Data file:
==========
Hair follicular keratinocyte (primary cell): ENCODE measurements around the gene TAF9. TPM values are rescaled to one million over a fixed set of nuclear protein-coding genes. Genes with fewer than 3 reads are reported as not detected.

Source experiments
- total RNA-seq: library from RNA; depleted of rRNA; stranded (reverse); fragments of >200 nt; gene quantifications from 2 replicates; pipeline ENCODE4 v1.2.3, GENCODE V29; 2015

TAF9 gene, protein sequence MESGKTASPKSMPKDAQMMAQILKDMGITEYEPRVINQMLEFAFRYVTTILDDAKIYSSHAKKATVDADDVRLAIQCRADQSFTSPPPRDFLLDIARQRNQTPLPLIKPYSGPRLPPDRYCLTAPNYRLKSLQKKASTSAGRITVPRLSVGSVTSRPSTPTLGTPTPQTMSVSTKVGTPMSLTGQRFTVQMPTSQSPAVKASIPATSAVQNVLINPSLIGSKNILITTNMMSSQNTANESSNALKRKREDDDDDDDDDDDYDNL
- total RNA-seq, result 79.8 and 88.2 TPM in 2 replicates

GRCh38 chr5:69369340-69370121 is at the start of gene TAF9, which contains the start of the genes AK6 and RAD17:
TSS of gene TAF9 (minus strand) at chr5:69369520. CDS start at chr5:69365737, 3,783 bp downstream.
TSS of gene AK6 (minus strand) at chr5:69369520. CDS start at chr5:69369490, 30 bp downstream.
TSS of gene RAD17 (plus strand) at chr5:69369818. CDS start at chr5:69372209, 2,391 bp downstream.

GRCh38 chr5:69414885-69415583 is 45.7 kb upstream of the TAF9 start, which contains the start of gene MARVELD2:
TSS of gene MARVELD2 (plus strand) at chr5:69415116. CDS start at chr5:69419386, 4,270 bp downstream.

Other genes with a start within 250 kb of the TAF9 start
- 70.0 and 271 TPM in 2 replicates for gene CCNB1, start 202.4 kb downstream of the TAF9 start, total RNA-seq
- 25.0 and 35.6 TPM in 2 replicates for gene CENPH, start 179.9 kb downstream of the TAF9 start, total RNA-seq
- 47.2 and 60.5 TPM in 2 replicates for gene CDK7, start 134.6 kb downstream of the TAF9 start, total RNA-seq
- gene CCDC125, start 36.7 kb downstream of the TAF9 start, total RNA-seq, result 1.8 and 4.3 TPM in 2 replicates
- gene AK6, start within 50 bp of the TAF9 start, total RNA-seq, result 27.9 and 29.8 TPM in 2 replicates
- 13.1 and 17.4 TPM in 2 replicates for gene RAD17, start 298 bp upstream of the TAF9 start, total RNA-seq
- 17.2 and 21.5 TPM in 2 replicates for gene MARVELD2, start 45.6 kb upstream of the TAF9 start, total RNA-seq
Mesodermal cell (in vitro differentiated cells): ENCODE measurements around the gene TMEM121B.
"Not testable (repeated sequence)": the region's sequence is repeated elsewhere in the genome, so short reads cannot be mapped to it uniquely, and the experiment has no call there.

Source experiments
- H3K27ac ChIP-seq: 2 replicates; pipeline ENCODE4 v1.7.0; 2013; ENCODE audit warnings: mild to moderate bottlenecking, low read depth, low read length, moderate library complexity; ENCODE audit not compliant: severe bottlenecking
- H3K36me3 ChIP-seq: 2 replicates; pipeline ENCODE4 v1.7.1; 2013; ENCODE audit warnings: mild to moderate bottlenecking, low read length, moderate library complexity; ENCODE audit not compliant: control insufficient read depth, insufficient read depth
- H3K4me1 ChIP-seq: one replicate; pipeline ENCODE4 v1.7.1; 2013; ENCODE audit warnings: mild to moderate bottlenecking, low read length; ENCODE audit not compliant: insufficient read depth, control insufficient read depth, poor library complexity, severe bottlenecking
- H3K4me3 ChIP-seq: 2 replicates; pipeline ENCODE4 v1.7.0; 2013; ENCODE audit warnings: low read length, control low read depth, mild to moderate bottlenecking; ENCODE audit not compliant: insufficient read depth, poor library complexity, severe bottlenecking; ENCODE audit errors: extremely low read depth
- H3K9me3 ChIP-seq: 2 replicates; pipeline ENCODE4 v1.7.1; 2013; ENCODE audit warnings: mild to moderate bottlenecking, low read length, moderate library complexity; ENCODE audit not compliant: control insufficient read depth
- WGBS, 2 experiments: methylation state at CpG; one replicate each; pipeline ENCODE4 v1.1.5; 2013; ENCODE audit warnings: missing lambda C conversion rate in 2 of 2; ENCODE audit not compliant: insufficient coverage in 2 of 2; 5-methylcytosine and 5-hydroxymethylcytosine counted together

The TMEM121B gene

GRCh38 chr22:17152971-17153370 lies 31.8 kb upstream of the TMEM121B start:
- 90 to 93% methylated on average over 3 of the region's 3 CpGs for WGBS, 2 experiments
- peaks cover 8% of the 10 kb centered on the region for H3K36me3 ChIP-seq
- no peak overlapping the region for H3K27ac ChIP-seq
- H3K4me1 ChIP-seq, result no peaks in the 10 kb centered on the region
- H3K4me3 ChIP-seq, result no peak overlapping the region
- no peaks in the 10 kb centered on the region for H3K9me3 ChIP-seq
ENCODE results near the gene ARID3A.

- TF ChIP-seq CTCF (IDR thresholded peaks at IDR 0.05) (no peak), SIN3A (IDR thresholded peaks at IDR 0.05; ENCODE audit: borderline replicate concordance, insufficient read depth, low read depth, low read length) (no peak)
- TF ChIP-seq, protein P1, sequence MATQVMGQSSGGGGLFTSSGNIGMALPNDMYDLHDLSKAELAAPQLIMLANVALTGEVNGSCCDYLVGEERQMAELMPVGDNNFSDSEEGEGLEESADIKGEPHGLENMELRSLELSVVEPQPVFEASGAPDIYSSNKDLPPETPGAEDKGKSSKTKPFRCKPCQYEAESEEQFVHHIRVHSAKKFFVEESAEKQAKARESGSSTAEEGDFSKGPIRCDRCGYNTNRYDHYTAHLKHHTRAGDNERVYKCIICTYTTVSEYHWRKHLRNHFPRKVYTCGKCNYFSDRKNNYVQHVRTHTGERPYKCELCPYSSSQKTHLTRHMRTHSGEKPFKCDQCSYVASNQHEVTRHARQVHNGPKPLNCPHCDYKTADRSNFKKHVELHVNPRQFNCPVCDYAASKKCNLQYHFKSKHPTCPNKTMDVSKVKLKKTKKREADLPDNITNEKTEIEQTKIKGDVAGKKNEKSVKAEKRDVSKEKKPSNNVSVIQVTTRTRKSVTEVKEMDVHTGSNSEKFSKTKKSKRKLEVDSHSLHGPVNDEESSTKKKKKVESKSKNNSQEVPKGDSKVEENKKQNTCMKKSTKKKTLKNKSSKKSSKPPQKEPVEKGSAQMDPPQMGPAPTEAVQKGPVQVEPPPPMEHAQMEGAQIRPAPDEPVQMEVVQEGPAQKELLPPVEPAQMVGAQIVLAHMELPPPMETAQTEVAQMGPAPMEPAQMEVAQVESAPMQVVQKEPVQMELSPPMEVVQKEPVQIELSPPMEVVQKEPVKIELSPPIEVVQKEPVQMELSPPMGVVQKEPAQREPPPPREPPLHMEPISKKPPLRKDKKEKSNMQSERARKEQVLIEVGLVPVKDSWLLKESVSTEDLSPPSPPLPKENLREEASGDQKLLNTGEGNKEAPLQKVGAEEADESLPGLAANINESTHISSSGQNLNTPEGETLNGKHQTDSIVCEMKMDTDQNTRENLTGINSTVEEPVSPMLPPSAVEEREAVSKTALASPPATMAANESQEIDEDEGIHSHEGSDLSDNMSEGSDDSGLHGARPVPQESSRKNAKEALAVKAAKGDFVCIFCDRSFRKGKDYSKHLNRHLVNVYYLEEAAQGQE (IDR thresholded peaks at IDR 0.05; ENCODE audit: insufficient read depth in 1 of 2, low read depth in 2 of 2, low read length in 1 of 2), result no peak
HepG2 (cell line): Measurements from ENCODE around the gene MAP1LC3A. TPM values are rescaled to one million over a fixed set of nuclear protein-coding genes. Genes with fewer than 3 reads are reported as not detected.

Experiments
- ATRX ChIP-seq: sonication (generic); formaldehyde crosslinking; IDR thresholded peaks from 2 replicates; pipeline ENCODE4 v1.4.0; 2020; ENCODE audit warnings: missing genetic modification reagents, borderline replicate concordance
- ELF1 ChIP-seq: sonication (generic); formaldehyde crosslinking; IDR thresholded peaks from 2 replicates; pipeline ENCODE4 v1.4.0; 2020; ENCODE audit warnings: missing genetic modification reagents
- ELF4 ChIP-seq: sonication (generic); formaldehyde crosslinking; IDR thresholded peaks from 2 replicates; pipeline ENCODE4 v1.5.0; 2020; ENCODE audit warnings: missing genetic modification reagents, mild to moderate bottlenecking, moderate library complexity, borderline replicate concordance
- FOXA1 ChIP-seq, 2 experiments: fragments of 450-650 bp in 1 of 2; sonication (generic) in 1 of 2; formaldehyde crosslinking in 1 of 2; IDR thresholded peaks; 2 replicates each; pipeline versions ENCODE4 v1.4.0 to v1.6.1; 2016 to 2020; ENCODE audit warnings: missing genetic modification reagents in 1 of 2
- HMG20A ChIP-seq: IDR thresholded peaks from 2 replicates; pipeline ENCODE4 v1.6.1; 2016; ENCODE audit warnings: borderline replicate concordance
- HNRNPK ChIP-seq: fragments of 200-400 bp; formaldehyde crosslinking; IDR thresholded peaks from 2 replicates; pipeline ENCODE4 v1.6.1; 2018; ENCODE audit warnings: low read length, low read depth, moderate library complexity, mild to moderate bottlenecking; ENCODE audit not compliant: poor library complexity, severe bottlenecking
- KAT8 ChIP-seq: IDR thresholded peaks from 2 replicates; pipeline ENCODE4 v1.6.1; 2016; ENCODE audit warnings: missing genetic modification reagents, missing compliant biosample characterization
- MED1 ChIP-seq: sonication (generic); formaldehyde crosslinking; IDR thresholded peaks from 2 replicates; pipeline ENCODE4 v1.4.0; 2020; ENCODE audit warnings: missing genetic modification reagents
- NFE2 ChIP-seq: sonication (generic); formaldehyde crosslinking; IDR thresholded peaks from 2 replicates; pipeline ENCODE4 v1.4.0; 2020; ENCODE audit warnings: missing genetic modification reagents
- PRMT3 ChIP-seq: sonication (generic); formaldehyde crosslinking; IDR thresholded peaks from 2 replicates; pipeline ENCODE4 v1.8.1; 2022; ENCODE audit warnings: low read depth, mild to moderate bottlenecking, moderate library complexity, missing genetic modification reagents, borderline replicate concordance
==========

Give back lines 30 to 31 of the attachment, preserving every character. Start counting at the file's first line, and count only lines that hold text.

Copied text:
GRCh38 chr22:17152971-17153370 lies 31.8 kb upstream of the TMEM121B start:
- 90 to 93% methylated on average over 3 of the region's 3 CpGs for WGBS, 2 experiments